Small Town News

Guest Opinion

Business group backs full-day pre-kindergarten

East Bernard Express of East Bernard, Texas

- Advertisement -

The Texas Association of Business thinks paying to expand half-day public pre-kindergarten to full-day makes good business sense.

The TAB, the state's chamber of commerce, said June 9 its board has voted to support expanding the full-day public pre-K programs for children who already qualify for half-day public pre-K

Bill Hammond, longtime executive director of the TAB, said new Texas Education Commissioner Mike Morath "has told me that the average student entering kindergarten is 12 to 18 months behind.

"It takes at least six years of excellent teaching for those children to catch up and be on grade-level," Hammond said. "The cost of remediation is enormous and can be a detriment to the other children who come to kindergarten prepared to do that level of work.

"Ensuring that every child, who is currently eligible for public pre-K, is enrolled in a high qualify, full-day program will help close that gap," Hammond said.

Morath, a numbers-conscious former member of the Dallas Independent School District's board, was appointed education commissioner by Gov. Greg Abbott.

The governor had called for expansion of pre-K programs in his first State of the State speech in February of 2015.

However, a Grassroots Advisory Board Lt. Gov. Dan Patrick had appointed sent a letter to Texas senators opposing pre-K expansion.

The proposal is "socialistic," the Tea Party-oriented group said, and "removes our young children from homes and half-day religious preschools and mothers' day out programs to a Godless environment with only evidence showing absolutely no long-term benefits beyond the first grade."

Patrick said he was blindsided by the letter, and distanced himself from it.

The Texas Legislature finally passed House Bill 4 to expand pre-K in 2015, but only after Tea Party-backed legislators had capped the amount at $130 million over the two-year budget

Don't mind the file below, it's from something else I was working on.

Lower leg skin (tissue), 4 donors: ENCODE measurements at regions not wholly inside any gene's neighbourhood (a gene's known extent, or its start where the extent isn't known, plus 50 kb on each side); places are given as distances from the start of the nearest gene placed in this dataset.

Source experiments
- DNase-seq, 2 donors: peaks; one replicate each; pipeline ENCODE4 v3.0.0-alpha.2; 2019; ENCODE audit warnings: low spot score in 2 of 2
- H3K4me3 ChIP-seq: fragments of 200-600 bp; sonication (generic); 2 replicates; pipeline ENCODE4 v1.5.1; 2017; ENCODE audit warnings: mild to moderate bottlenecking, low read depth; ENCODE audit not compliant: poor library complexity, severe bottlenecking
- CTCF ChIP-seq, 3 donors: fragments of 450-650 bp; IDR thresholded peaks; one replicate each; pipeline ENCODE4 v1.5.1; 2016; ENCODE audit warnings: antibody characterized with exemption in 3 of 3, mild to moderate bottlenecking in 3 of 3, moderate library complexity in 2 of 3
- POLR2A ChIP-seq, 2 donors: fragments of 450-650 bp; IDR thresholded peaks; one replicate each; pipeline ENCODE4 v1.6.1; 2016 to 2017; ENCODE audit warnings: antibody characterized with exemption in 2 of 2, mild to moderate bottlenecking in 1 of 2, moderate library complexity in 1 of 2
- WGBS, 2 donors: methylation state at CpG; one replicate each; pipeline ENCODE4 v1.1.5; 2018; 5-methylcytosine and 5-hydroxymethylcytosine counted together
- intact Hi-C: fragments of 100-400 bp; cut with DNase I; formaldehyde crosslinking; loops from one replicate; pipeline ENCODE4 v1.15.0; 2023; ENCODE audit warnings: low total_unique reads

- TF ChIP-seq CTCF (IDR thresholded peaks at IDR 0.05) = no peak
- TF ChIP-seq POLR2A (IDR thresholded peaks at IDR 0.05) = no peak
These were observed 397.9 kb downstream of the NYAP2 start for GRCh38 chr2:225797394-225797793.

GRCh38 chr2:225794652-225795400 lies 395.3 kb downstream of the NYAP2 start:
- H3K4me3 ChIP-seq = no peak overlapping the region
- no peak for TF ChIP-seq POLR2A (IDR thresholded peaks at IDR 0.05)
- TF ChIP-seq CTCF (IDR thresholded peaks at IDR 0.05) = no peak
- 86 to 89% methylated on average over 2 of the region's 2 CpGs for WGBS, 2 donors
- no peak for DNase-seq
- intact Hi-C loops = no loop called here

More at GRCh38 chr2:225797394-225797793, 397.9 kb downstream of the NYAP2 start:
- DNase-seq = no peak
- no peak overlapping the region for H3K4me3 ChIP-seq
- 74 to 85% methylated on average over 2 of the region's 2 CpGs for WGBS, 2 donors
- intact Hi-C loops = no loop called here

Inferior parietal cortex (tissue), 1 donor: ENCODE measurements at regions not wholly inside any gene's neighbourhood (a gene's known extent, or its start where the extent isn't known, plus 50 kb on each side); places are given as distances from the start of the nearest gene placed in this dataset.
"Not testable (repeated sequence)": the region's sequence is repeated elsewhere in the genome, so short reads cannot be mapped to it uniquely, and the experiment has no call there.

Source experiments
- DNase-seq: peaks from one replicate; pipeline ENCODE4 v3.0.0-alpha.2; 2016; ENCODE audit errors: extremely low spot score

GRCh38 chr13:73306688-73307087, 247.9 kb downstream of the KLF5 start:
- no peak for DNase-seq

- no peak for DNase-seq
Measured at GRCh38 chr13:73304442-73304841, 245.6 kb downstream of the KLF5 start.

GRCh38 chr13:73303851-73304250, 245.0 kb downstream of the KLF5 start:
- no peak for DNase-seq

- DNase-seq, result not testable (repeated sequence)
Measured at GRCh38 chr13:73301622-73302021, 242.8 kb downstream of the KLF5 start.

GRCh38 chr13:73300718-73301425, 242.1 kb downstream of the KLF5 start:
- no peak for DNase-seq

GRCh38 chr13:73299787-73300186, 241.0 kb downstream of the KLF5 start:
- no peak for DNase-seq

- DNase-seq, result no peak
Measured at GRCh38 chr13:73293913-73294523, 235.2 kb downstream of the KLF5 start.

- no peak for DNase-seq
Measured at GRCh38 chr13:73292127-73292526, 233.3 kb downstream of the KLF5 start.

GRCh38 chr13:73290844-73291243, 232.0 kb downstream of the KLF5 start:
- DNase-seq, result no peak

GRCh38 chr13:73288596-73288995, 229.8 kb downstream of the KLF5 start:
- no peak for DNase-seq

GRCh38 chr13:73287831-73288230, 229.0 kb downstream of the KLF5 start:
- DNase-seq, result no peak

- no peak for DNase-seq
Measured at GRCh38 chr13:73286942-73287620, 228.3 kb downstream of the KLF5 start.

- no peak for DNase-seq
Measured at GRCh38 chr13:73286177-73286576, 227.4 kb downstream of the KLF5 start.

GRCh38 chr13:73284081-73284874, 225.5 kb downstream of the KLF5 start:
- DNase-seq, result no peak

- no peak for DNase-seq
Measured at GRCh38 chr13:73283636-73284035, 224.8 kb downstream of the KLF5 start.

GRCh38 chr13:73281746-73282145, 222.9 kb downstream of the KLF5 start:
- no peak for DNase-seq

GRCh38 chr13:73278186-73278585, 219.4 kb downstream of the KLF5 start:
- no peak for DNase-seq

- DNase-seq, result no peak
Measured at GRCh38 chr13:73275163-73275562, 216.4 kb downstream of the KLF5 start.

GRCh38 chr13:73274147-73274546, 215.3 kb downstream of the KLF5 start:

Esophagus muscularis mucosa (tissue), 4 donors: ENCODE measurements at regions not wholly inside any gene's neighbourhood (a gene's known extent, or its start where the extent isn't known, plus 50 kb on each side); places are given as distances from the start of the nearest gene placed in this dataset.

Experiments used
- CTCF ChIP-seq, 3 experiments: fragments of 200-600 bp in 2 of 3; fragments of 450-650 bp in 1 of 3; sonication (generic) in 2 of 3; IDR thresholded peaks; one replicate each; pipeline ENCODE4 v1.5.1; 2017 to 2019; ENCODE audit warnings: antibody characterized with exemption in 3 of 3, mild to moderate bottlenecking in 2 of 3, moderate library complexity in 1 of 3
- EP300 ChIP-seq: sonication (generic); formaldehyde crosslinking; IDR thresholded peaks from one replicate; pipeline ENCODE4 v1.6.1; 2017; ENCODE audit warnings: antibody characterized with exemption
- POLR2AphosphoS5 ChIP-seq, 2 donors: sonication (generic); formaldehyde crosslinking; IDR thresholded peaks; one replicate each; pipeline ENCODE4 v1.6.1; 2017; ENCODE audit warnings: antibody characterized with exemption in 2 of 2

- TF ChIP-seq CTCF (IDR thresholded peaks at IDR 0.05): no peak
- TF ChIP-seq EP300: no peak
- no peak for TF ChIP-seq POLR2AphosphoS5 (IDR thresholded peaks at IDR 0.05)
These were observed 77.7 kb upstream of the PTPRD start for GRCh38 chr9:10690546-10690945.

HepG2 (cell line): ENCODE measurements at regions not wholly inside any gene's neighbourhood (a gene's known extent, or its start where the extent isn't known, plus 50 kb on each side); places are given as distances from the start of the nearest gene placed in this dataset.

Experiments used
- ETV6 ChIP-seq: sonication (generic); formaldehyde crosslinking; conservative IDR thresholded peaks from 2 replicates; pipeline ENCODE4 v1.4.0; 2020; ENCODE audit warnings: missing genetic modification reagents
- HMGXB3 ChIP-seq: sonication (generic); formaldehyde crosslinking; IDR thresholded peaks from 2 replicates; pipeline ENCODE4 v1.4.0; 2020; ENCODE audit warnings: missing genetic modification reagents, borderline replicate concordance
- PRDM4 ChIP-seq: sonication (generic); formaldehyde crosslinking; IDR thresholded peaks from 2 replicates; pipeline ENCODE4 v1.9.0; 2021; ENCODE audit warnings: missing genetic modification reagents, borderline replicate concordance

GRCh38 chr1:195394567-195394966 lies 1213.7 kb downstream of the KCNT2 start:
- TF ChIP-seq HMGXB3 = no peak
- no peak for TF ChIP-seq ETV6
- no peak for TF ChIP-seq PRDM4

Early childhood education advocates said the $130 million, added to a pre-K budget of $1.7 billion, doesn't even make up the $200 million legislators had cut from a pre-K grant program in 2011.

Students who already qualify for pre-K are those below the poverty line, from military families, or in the foster care system. Some school districts already locally fund full-day pre-K

Studies show children who attended a good pre-K program are more likely to stay in school, graduate high school, and attend college, Hammond said.

They'll earn more over their lifetime, and be less likely to be unemployed or go to prison.

"When you look at those statistics, you realize why this is an important issue to business," Hammond said. "Not only are we talking about quality of life, but we are talking about the future quality of our workforce."

Maybe the TAB's weighing in that early education is a good business decision, and saves money in the long run, will help tilt the Legislature toward greater investment.

That said, TAB had also backed Texas accepting federally financed expansion of Medicaid to insure an additional one million residents, create a lot of jobs, and bring Texas about $100 billion over 10 years in return for investment of $15 billion by the state.

But Abbott copied predecessor Rick Perry, and said no.

Expanding pre-K, on the other hand, may fare better with Abbott endorsing it.

Capitol's most popular person retires

The most widely popular person in the Texas Capitol is leaving, after more than two decades.

No, it's not Rick Perry or David Dewhurst. The former governor and lieutenant governor left more than a year ago.

No, it's not Gov. Abbott or Lt Gov. Dan Patrick, or even House Speaker Joe Straus. They plan on being around awhile.

It's Tim Flynn, the capitol nurse since November of 1992. Flynn, a warm, gregarious nurse practitioner, looked after everybody—everybody—in what he called "my capitol."

He considered people, of every political stripe, from janitors to justices, a friend, someone he might help with a prescription or a medical recommendation, or just a welcoming smile.

During legislative sessions, Flynn routinely appeared in the House and Senate to introduce the visiting "Doctor of the Day," who would then hang out with Flynn in his underground office near the Capitol cafeteria, as they jointly treated a steady stream of legislators, staffers and others.

At his two-hour Capitol going-away reception May 25, the receiving line was nonstop. Everyone from janitors to current and former legislators, staff aides, lobbyists, even journalists, stopped by to give the lanky Flynn best wishes and hugs.

Flynn's retirement was effective May 31. He will be missed a lot but may be seen occasionally during the next legislative session in 2017, helping lawmakers and their staffs understand the regulatory needs of his fellow nurse practitioners.

Contact Dave McNeely at or 512-458-2963.

Copyright 2016 East Bernard Express, East Bernard, Texas. All Rights Reserved. This content, including derivations, may not be stored or distributed in any manner, disseminated, published, broadcast, rewritten or reproduced without express, written consent from SmallTownPapers, Inc.

Original Publication Date: July 16, 2016

More from East Bernard Express